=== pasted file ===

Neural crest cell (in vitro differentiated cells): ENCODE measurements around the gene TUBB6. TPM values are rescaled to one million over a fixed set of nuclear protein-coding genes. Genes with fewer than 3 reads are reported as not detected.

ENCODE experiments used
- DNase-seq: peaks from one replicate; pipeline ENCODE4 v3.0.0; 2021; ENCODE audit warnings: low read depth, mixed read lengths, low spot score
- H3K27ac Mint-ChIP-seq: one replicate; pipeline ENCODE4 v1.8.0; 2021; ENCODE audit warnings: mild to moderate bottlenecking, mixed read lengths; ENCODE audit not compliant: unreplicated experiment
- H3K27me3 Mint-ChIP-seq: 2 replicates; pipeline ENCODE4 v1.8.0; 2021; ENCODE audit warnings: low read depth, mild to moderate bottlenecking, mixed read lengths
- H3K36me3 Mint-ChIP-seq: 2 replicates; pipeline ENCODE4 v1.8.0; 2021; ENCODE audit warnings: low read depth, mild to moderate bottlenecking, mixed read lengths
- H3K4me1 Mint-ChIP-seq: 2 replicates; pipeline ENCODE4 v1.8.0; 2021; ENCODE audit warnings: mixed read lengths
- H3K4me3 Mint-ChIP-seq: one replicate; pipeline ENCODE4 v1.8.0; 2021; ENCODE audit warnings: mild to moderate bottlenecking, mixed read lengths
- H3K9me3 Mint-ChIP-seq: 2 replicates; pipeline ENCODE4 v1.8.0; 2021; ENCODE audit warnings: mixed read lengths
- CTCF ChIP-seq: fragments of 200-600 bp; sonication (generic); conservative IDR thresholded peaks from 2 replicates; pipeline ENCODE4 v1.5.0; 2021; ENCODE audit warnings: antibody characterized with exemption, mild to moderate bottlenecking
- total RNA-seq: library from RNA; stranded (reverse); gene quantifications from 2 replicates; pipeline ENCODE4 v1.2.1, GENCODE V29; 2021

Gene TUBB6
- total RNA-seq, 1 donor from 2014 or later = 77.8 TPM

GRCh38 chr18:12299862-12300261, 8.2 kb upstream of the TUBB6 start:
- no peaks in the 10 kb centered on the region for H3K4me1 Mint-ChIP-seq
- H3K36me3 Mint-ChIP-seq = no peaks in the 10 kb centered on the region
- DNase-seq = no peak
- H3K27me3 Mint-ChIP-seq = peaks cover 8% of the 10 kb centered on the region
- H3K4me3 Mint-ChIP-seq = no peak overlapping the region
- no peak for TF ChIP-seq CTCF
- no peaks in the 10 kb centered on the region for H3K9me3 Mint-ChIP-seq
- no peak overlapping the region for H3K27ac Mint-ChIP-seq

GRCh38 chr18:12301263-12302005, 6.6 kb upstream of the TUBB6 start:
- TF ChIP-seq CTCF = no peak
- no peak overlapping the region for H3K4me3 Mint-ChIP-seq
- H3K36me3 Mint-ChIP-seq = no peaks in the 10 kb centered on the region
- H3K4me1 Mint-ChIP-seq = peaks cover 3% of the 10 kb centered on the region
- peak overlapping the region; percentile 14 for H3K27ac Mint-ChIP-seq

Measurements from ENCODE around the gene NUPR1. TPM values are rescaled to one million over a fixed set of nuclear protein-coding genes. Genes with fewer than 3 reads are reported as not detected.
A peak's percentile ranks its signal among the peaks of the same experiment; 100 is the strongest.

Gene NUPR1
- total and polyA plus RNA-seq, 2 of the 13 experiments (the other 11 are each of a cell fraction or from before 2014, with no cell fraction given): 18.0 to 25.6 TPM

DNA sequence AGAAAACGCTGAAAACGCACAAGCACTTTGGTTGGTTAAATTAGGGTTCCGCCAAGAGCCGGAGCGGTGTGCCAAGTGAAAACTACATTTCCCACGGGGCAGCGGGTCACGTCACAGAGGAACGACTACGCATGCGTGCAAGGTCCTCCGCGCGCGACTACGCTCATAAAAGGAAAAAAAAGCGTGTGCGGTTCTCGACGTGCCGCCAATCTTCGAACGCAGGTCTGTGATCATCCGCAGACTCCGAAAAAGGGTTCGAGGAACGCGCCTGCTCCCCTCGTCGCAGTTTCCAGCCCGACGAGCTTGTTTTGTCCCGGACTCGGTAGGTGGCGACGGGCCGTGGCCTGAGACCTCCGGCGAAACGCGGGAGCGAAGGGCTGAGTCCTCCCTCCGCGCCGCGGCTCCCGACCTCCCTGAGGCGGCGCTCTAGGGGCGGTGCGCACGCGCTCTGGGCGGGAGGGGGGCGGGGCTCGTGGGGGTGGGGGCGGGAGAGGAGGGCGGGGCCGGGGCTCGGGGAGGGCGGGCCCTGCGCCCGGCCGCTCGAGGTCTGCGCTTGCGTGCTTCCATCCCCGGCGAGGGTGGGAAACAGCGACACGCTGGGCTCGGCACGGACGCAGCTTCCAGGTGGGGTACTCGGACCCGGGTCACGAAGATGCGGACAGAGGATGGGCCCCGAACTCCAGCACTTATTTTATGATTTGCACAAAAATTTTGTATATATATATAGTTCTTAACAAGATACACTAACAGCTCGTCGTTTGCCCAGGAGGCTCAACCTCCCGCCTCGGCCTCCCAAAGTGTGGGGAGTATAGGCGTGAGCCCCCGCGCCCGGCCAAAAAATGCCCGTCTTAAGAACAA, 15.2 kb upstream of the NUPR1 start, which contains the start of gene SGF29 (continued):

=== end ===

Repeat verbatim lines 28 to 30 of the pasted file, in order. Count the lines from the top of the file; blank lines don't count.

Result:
- peak overlapping the region; percentile 14 for H3K27ac Mint-ChIP-seq

Measurements from ENCODE around the gene NUPR1. TPM values are rescaled to one million over a fixed set of nuclear protein-coding genes. Genes with fewer than 3 reads are reported as not detected.
A peak's percentile ranks its signal among the peaks of the same experiment; 100 is the strongest.